Recalls and warnings
A recall of all lots of sterile and non-sterile alcohol prep pads, alcohol swabs, and alcohol swabsticks manufactured by Triad Group and sold under the names Cardinal Health, PSS Select, VersaPro, Boca/Ultilet, Moore Medical, Walgreens, CVS, and Conzellin due to concerns about potential contamination with Bacillus cereus.
The recall prompted the FDA to remind clinicians that non-sterile pads are not intended to prep patients prior to procedures requiring strict sterility measures (such as catheter insertion or surgery) and should not be used in hospitals or on patients with depressed immune systems.
A class I recall of CombiSet True Flow Series hemodialysis blood tubing set with priming set and transducer protectors for use with the blood volume monitor, due to the risk of kinking of the arterial line, which can cause the destruction of red blood cells and may result in serious injury and/or death.
A labeling change on rosiglitazone medications (Avandia, Avandamet, Avandaryl) describing the drug's cardiovascular risks and noting that the drug should only be used in patients already being treated with these medicines or those whose blood sugar cannot be controlled with other anti-diabetic medicines and who, after consulting with their health care professional, do not wish to use pioglitazone-containing medicines.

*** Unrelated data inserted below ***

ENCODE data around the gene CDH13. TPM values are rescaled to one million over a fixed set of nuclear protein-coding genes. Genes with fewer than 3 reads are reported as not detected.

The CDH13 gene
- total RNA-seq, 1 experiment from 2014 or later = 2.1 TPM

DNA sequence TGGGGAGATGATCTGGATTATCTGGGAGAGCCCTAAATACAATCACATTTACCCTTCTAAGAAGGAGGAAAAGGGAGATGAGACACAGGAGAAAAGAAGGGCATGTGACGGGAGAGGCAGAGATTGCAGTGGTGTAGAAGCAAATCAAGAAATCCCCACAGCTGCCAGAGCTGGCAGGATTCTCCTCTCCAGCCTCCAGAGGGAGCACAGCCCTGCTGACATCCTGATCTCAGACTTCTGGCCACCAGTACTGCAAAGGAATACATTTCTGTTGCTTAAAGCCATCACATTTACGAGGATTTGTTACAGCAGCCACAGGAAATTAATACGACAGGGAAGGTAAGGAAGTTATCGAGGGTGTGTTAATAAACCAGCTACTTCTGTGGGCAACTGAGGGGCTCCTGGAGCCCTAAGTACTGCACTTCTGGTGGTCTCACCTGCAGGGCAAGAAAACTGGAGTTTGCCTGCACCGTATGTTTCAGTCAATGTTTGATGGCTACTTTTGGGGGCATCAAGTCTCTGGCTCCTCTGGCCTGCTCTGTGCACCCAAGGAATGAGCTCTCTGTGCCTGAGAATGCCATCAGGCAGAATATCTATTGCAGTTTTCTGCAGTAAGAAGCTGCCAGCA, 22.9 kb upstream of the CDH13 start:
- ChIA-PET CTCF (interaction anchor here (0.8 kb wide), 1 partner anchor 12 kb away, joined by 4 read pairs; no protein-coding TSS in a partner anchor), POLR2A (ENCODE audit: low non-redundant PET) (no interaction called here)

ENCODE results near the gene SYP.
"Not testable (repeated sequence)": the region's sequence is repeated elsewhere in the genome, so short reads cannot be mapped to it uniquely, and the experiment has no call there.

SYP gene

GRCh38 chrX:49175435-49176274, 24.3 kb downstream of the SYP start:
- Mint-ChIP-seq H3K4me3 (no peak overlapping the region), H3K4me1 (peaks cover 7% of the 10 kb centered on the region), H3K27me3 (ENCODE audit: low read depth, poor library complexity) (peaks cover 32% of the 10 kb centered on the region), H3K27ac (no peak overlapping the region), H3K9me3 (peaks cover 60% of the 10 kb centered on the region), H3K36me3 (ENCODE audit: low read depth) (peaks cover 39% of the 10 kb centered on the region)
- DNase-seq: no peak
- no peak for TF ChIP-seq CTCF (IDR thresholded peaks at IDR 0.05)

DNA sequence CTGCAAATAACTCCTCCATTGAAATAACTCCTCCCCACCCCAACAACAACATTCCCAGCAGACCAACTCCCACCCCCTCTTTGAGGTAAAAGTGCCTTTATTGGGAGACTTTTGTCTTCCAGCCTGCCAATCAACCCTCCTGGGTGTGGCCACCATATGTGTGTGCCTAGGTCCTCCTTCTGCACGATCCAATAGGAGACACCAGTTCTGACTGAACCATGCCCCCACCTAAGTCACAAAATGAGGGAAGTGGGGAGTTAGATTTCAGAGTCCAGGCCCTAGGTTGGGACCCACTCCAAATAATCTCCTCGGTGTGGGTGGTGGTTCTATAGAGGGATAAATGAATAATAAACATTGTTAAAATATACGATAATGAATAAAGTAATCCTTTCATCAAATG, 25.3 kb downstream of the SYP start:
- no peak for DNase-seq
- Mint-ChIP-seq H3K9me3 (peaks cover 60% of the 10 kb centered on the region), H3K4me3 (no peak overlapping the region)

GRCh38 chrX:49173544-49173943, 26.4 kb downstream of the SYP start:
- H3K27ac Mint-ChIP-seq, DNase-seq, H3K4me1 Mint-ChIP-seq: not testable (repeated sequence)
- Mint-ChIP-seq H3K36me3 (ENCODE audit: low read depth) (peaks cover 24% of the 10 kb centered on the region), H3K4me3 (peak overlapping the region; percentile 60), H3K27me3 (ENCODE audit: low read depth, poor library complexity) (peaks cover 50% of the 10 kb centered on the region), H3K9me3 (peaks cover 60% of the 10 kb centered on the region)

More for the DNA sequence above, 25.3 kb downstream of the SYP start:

A recall of certain lots of American Regent potassium phosphates injection and sodium thiosulfate injection because some vials exhibit translucent visible particles consistent with glass delamination. Potential adverse events after intravenous administration include damage to blood vessels in the lung, localized swelling, and granuloma formation.
A class I recall of the Merit Prelude short sheath catheter introducer because the tip may detach during use, causing arterial injury, hemorrhaging, or other serious events, and/or introducer tip material may enter into the bloodstream, causing thrombosis.
An additional indication of the human papillomavirus vaccine Gardasil for the prevention of anal cancer and associated precancerous lesions due to HPV types 6, 11, 16, and 18 in people ages 9 through 26 years. The vaccine was studied in a randomized, controlled trial of men who self-identified as having sex with men in which it was shown to be 78% effective in the prevention of HPV 16- and 18-related anal intraepithelial neoplasia.
The first mobile radiology application for viewing medical images on the iPhone and iPad. The application allows physicians to view images and make medical diagnoses based on computed tomography, magnetic resonance imaging, and nuclear medicine technology, such as positron emission tomography. It is not intended to replace full workstations and is indicated for use only when there is no access to a workstation.
An FDA review has found a possible association between saline and silicone gel-filled breast implants and anaplastic large-cell lymphoma (ALCL).
Data reviewed by the FDA suggest that patients with breast implants may have a very small but significant risk of ALCL in the scar capsule adjacent to the implant. In total, the agency is aware of about 60 cases of ALCL in women with breast implants worldwide.
Most cases reviewed by the FDA were diagnosed when patients sought medical treatment for implant-related symptoms such as pain, lumps, swelling, or asymmetry that developed after their initial surgical sites were fully healed. These symptoms were due to collection of fluid (peri-implant seroma), hardening of breast area around the implant (capsular contracture), or masses surrounding the breast implant.